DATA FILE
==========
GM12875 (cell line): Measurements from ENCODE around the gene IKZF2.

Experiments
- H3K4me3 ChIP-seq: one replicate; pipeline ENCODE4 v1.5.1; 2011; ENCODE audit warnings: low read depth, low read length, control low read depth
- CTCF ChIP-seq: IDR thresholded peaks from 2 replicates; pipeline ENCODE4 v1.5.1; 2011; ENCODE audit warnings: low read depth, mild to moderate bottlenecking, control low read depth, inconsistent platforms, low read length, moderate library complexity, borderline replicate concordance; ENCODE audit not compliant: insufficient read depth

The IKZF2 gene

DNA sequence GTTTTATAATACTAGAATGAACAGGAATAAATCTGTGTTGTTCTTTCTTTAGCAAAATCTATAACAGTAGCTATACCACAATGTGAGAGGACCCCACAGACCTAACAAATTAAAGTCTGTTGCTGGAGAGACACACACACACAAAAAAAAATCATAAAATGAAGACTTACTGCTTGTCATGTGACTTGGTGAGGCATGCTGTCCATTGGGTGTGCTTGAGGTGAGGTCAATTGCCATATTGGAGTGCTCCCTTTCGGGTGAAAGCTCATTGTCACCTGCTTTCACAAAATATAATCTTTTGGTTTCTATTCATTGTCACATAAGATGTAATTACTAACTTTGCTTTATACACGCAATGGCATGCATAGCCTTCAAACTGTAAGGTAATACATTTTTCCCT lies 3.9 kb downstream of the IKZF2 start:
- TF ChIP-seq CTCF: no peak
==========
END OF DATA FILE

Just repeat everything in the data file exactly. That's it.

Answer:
GM12875 (cell line): Measurements from ENCODE around the gene IKZF2.

Experiments
- H3K4me3 ChIP-seq: one replicate; pipeline ENCODE4 v1.5.1; 2011; ENCODE audit warnings: low read depth, low read length, control low read depth
- CTCF ChIP-seq: IDR thresholded peaks from 2 replicates; pipeline ENCODE4 v1.5.1; 2011; ENCODE audit warnings: low read depth, mild to moderate bottlenecking, control low read depth, inconsistent platforms, low read length, moderate library complexity, borderline replicate concordance; ENCODE audit not compliant: insufficient read depth

The IKZF2 gene

DNA sequence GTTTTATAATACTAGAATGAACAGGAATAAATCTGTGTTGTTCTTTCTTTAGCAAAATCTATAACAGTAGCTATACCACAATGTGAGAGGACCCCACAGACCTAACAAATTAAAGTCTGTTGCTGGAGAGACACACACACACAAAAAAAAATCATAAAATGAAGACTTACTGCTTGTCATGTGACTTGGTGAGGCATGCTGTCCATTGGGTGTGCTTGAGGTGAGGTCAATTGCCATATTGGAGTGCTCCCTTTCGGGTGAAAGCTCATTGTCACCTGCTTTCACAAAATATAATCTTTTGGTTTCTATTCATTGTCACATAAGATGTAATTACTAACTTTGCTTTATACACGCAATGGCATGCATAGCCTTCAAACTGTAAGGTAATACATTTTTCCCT lies 3.9 kb downstream of the IKZF2 start:
- TF ChIP-seq CTCF: no peak